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Thursday, January 26, 2012


What are the prospects of biofuels from algae?  My posting of 5November2009 provided a wide range of possibilities, from $1/gallon to more than $10/gallon.  The most credible was $4/gallon (or $168/barrel...which means oil would need to cost much more than $200/barrel to be commercially competitive).

Microalgae (above, upper half) are today the focus of algae research for biofuels, but all these efforts occur on land, are energy intensive, could consume precious water, and are under the watchful eye of various environmental groups.  Someday, ocean bioengineers will be able to grow microorganism in the open ocean, but I personally can't imagine how.

What remain, then, as the only algae option for the ocean are macroalgae (kelp, etc.), a subject which has been researched for more than half a century, most notably by Howard Wilcox.  While Wilcox focused on methane as the end product, John Forster is taking a slightly higher value pathway for food and feed.

However, getting to the reason for the above title, a relatively recent potential of macroalgae for energy was in 2008 reported by a group from the Netherlands (Ecofys), and here is a quote from Environmental Research Web:

Earlier studies have indicated that large-scale use of seaweed as an energy source could in theory supply the world's needs several times over 

ERW went on to say:

Natural seaweed species grow very fast – 10 times faster than normal plants – and are full of sugars, but it has been very difficult to make ethanol by conventional fermentation


The new microbe research, published today in the leading journal Science, represents a "critical" technological breakthrough, but the challenge of making the approach commercially viable remains.

This so-called leap of progress is a genetically modified solution, which will immediately draw certain concerns.  But already 40 different farm commodities are totally approved for the marketplace, and you regularly eat GM corn.  At least you won't be drinking this liquid, although ethanol is the biofuel of choice for marine biomass.  But it is not the macroalgae that is being modified, it will be E. coli to more effectively ferment the fiber.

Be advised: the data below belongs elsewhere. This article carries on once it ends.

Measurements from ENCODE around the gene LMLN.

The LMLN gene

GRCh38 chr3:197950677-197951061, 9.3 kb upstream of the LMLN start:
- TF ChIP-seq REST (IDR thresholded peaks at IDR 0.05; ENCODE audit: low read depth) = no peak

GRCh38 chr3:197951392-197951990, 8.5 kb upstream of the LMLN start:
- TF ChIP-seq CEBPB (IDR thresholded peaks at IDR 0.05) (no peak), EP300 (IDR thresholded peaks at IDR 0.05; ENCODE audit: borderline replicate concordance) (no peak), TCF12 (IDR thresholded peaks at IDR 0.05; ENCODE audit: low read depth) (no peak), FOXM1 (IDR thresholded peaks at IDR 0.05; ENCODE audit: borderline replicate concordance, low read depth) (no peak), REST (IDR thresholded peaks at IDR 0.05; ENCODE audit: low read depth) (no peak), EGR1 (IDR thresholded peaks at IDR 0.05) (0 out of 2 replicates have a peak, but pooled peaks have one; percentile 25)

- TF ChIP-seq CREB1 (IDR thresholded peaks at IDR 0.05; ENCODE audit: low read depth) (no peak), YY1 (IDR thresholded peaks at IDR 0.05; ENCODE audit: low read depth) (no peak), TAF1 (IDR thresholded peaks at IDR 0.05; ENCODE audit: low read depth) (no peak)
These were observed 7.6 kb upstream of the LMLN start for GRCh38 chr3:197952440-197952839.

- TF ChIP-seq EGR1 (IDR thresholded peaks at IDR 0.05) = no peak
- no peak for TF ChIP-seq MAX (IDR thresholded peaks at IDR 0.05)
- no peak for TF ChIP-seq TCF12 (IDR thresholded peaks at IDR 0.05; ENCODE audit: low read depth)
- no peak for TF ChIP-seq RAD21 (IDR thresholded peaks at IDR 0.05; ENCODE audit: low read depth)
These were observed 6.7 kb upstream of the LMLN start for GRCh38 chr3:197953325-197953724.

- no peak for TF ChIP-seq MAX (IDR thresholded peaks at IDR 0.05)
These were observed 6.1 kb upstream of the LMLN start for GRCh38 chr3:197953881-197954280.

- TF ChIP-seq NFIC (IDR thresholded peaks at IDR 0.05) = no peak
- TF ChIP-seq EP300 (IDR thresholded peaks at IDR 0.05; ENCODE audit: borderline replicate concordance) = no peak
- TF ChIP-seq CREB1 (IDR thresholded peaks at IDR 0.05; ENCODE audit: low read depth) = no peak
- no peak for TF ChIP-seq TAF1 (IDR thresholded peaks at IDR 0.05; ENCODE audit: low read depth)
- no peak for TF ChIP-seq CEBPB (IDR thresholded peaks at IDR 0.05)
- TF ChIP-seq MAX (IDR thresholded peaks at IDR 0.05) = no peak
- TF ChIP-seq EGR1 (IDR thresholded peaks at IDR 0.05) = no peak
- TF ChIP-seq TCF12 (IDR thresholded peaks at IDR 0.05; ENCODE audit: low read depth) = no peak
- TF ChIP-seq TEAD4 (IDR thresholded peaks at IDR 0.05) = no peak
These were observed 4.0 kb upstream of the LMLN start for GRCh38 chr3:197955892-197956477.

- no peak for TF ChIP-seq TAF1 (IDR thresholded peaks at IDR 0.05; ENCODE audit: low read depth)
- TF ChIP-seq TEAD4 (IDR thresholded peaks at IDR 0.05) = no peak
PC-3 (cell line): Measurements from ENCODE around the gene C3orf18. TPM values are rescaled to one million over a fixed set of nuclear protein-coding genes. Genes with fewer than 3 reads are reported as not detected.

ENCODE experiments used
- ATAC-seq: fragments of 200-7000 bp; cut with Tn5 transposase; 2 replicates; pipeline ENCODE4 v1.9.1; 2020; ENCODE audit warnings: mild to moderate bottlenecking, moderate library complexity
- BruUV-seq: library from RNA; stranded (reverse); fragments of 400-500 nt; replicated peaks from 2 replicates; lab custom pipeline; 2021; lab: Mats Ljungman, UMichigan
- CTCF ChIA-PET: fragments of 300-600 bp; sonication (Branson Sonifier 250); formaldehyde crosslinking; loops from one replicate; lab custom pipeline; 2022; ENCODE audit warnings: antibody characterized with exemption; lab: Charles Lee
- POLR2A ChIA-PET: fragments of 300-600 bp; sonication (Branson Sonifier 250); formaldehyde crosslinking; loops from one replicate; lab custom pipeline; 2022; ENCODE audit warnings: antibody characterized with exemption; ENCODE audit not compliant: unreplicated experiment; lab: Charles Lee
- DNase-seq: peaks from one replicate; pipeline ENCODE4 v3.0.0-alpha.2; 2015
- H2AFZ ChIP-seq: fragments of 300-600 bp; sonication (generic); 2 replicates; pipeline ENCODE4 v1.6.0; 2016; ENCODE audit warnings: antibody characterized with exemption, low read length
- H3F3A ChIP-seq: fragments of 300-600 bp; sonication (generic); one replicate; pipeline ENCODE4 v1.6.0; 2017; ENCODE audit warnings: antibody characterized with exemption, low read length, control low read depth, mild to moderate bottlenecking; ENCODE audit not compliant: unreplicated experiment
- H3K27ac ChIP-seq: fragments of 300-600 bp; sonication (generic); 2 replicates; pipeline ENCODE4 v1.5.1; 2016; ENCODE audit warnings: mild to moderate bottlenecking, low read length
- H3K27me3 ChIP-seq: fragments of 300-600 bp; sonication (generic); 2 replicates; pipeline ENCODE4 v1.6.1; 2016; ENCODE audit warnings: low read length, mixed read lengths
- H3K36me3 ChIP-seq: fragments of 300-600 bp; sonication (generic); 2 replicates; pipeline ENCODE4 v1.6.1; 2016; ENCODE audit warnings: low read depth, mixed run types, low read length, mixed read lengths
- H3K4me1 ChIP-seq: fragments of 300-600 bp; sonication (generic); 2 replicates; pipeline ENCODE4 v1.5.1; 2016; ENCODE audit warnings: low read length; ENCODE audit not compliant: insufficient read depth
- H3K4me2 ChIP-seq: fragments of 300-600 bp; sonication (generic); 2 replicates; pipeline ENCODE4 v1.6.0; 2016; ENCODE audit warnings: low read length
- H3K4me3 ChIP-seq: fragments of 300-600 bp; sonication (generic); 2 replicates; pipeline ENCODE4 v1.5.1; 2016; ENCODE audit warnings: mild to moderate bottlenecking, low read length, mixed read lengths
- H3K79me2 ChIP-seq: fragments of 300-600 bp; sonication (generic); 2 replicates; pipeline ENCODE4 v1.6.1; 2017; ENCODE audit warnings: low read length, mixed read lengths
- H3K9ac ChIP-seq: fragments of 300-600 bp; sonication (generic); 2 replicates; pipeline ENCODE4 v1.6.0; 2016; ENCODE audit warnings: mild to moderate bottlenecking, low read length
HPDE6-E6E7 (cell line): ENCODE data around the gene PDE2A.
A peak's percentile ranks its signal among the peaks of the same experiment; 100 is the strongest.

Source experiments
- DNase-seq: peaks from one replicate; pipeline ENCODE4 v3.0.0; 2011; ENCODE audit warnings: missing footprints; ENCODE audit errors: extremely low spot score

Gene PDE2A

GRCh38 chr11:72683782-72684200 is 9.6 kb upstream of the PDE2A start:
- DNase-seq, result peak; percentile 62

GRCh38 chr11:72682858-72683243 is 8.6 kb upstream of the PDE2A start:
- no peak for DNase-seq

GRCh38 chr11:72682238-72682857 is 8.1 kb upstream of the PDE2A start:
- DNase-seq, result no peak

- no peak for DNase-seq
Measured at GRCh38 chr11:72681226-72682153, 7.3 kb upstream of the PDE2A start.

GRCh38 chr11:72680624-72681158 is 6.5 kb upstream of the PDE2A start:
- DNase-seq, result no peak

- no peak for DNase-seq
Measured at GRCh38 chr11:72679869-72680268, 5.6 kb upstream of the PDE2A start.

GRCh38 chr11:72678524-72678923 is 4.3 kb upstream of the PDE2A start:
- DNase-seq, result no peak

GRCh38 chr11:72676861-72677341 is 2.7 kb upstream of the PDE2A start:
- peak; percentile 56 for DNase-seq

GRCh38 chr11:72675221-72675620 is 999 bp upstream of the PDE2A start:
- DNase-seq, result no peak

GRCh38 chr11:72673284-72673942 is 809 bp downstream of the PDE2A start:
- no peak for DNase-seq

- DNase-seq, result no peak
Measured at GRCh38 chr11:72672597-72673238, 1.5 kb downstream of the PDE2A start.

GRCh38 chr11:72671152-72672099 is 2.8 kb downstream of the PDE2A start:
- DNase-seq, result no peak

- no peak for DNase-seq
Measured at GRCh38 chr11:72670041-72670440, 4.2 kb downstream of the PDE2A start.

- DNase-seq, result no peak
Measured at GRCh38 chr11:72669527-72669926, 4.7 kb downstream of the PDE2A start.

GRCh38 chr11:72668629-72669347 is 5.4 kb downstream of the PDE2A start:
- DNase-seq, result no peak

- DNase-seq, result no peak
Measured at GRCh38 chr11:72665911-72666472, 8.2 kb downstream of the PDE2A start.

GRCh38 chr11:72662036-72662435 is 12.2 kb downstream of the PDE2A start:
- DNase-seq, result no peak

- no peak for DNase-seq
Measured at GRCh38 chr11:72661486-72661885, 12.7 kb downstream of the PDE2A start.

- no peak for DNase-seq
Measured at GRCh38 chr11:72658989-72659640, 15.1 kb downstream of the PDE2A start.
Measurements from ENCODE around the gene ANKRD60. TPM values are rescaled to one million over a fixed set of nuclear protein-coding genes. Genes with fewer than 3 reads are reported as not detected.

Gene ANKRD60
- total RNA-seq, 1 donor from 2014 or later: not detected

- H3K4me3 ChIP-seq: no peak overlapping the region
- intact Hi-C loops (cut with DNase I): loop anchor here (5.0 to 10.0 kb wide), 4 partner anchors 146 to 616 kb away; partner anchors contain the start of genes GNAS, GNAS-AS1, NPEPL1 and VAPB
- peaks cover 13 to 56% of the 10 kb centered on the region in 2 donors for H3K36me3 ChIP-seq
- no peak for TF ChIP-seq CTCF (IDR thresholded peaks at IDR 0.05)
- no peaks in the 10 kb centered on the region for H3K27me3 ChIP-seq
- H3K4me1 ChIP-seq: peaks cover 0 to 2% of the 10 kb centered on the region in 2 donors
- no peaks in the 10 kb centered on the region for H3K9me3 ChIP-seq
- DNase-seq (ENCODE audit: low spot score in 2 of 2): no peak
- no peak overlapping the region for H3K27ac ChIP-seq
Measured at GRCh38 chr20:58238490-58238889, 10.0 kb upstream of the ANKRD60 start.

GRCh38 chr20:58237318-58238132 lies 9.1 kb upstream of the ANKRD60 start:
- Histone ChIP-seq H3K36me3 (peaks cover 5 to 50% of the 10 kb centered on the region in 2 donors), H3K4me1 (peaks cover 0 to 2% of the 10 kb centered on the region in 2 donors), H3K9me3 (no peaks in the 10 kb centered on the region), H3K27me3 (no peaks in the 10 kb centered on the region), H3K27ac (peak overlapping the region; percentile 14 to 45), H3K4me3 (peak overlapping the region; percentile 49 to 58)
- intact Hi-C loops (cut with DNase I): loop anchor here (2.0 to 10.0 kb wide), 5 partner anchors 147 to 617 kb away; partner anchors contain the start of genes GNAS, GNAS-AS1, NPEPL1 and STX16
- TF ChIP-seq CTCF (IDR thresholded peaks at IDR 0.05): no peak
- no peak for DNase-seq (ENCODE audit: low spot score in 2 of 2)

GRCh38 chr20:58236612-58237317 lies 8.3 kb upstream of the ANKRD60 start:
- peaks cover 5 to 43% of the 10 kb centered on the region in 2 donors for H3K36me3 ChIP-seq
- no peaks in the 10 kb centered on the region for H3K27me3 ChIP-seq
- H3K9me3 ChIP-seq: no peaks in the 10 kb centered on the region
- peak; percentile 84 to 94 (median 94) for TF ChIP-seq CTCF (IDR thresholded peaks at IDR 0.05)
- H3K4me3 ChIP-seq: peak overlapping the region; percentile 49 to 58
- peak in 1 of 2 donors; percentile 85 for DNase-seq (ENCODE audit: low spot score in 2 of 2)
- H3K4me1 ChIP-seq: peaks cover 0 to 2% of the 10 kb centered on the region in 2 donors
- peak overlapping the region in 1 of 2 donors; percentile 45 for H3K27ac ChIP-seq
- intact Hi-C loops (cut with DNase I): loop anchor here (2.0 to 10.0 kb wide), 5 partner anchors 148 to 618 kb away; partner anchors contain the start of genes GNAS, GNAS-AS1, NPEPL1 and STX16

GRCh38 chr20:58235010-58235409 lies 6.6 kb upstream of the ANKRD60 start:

There are other developments.  While I have a sinking feeling that the moisture content of any marine biomass will be too high to gasify, below is a process from Cornish Seaweed Resources:

According to Daniel Trunfio of Bio Architecture Lab, 3% of the world's coastal waters can grow 40% of the fuel burned by U.S. vehicles.  But that earlier Dutch study indicated that the open ocean can be used to provide several times the current world usage of energy.  It also indicated that most of the ocean is a nutrient desert, so the efficiency will be meager.  I won't explain that ocean nutrient map to the left, but you can click on that portal to better understand it.  But, yes, the open ocean, especially in much of the band around the equator (like Hawaii), is a "desert."

On the other hand...

...shown here is the open ocean as the greatest source of productivity.  So what is what?  Well, there is a lot of ocean, but, save for where there is natural upwelling, the surface lacks nutrients.

This is where ocean thermal energy conversion (OTEC) with the prospects of utilizing the deep cold water can be the future of food and energy:

Thus, the Blue Revolution and nutrient-rich effluents from the OTEC process (the rendering to the right is from Lockheed Martin), for you get free fertilizer and irrigation (after all, you are in water), and on free real estate (at this time no one will charge you for using the seas outside the Exclusive Economic Zone, which is most of the Pacific and Atlantic Ocean, where there should be dampened environmental noise).  The marine biomass can be processed on grazing platforms into the appropriate biofuel (could well be ethanol, although higher order hydrocarbons and methanol might also be of interest), and conveniently sent to markets, for ocean shipping is about the cheapest mode of product delivery (you don't need to build roads, etc).  There will also be a range of other products, including biopharmaceuticals, green chemicals, hydrogen, ammonia, fertilizer (especially phosphates for terrestrial farming), seafood, air conditioning, and so on.

So is this a significant breakthrough?  Well, that genetically modified bit of news is at least an advancement.  There is much work to be done to compete with some of the other options:  low efficiency terrestrial biomass, peaking oil, coal and tar sands.

The Dow Jones Industrials fell 22 to 12,735, but major world markets were all up.  Gold increased $12/toz to $1721, while the WTI oil is at $100/barrel and the Brent Spot is at $110/barrel.

There remain two cyclones in the Indian Ocean, with Funso at 130 MPH, but threatening no one, and Iggy, heading for northwest Australia:


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